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Heavy Lifting State of Mind

2
Mar

Heavy Lifting State of Mind

3 rounds for time of:
30 Wall Balls 20 lbs
30 Snatches 75 lbs

Zender and the incredible grip strength. Rock solid for 105.

 

Heavy Lifting State of Mind

Your state of mind plays a tremendous role in your success or failure of an attempted lift.  Negative thoughts can derail a set while positive imagery and thoughts can send you to new heights.  The attitude that you take into the lift is key.

A negative train of thought – questioning your recovery from yesterday, thinking the bar looks heavy, fidgeting through your set-up, thinking the bar feels heavy, fearing full range of motion, and visualizing failure all lead to a less than optimal outcome.  This state of mind can be summed up with: “Oh shit, this is heavy.”

On the flip side, a positive train of thought – thinking the bar looks heavy and that’s freakin’ cool, knowing exactly how you want to set-up on the bar because you do it that way EVERY time, picturing yourself doing the lift with perfect form, aggressively lifting the bar from the rack and thinking “this feels light.”  You pull the bar to the floor rather than letting it drive you to the ground.  You nail the depth and drive up while keeping your focus until the bar is racked.  This state of mind can be summed up with: “This is heavy and it doesn’t matter.”

Everyone needs their own method to enable positive thoughts to flow.  Try this or come up with your own!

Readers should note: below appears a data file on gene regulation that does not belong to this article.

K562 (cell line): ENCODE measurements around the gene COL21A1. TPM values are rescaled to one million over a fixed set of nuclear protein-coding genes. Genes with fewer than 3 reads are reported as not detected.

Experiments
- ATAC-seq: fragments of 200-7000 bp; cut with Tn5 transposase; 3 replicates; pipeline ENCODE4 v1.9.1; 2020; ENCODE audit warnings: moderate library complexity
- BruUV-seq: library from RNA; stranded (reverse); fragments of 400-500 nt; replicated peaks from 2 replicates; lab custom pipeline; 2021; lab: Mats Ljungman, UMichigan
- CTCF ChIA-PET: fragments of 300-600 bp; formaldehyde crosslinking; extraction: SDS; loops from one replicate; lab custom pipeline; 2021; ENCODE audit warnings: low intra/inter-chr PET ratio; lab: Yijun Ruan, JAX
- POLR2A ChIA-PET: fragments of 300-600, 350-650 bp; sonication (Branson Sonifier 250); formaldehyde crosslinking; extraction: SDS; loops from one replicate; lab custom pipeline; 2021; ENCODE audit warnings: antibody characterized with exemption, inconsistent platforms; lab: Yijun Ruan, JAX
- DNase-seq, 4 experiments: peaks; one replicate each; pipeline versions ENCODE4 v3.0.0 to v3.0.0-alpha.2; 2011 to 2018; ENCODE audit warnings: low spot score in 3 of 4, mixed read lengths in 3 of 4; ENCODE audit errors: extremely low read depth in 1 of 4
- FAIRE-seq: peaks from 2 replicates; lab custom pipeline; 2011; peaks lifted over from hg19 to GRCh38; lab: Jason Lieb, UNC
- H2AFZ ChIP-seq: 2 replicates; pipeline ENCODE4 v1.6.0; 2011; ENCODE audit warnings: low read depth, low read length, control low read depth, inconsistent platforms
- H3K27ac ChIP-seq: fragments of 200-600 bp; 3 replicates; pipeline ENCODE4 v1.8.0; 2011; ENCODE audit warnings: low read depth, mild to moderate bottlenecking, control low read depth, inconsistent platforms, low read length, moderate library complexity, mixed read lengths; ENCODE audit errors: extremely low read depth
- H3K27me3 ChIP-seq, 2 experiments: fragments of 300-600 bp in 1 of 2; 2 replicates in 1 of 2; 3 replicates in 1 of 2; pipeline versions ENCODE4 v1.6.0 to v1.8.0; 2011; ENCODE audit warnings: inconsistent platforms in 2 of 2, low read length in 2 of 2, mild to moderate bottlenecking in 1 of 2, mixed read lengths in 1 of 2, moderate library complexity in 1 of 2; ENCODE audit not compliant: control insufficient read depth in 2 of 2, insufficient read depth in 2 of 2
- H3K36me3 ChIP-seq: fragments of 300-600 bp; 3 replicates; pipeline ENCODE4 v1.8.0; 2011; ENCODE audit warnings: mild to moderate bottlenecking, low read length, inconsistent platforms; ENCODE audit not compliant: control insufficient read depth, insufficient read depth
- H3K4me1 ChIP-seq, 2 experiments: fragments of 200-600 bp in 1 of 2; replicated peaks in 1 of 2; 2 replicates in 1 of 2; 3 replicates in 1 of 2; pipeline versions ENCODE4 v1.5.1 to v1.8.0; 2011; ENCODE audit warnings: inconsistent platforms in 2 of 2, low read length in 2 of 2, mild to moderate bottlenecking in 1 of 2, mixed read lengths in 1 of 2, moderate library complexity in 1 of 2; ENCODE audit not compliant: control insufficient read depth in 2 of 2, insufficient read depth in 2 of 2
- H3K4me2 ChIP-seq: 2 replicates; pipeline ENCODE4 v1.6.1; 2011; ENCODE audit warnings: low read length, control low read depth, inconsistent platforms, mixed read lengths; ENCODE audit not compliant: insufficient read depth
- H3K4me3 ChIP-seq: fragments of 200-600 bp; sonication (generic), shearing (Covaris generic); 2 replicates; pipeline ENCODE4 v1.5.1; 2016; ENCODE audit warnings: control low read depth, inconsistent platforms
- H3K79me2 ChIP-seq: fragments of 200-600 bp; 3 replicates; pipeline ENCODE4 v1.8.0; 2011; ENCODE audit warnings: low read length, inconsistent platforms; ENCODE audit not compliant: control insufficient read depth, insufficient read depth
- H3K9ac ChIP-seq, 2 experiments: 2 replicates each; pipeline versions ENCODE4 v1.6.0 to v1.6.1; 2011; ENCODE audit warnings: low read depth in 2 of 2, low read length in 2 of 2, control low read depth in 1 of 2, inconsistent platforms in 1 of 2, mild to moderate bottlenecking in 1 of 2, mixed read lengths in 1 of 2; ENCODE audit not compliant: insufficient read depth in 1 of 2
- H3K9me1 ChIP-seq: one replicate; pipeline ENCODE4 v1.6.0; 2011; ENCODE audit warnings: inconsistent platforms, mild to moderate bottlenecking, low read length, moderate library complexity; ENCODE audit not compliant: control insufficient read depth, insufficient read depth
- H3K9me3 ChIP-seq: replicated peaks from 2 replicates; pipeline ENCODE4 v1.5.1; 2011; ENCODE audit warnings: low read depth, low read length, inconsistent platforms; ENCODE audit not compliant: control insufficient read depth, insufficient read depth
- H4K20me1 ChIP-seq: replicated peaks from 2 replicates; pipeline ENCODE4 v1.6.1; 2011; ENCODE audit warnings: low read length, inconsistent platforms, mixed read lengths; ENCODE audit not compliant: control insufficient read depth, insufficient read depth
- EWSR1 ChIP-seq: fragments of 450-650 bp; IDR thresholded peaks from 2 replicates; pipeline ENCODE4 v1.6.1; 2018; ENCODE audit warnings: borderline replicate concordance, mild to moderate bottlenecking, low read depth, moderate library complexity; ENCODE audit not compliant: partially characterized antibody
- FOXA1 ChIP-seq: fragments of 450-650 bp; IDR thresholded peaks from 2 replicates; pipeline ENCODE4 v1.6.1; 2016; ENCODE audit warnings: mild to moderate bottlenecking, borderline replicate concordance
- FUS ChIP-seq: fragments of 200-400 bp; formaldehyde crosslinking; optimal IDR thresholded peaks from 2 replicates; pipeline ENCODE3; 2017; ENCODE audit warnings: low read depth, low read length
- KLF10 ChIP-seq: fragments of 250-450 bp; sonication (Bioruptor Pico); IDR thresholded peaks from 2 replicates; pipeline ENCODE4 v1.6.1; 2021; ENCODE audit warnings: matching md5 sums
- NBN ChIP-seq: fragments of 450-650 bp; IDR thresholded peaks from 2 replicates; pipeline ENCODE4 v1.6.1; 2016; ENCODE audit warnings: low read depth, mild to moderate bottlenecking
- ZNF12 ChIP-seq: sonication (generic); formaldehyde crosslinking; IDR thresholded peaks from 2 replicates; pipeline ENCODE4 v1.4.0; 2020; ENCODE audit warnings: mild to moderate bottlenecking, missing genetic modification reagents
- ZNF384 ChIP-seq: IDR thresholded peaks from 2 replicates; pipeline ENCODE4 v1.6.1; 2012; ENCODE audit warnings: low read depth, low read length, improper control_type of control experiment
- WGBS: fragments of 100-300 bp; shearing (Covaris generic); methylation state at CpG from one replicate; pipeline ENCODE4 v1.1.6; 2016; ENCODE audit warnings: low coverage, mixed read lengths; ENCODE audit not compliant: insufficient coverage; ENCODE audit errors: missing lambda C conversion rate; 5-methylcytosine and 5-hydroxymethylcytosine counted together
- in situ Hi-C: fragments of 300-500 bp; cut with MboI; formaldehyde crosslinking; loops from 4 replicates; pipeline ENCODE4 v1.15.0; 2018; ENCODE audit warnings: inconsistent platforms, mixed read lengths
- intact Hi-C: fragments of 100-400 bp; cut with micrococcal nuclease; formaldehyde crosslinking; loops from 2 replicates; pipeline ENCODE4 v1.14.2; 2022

1. Focus on the task at hand.  Block out all other thoughts
2. Visualize yourself doing a perfect lift
3. Perfect a consistent set-up for every lift
4. Think about your motivator
5. Tell yourself the bar is light
6. DO IT

Your motivator is a phrase, scenario, person, or event that inspires you to want to make the lift.

Do you have a motivator?  Post to comments.

8 Responses

  1. James Dunbar

    I clear out my head and think of nothing but the lift I’m about to do. Then I psych myself up and use my breath to get pumped up. Then take a deep breath, hold it, take the bar off aggressively, and do the lift. Sometimes making loud noises when needed. Hope that helps!!

  2. Kevin

    When doing sets with multiple reps, I tell myself before each rep, “Reset. New lift.” This helps me make sure that my form is right at the start of each rep, which really helps me maintain my strength throughout. Also, viewing each rep as a new lift rather than another lift of many makes it seem lighter. Thanks for teaching me this technique, Nicole!

  3. Nisha

    The most important thing for me is breathing. So when I reset, I always say to myself “Deep Breath!” Olivia–I love yours!

  4. James Dunbar

    Das only in the mornin. Should be up cookin breakfast or somethin. Its like an alarm clock. WOO WOO!!!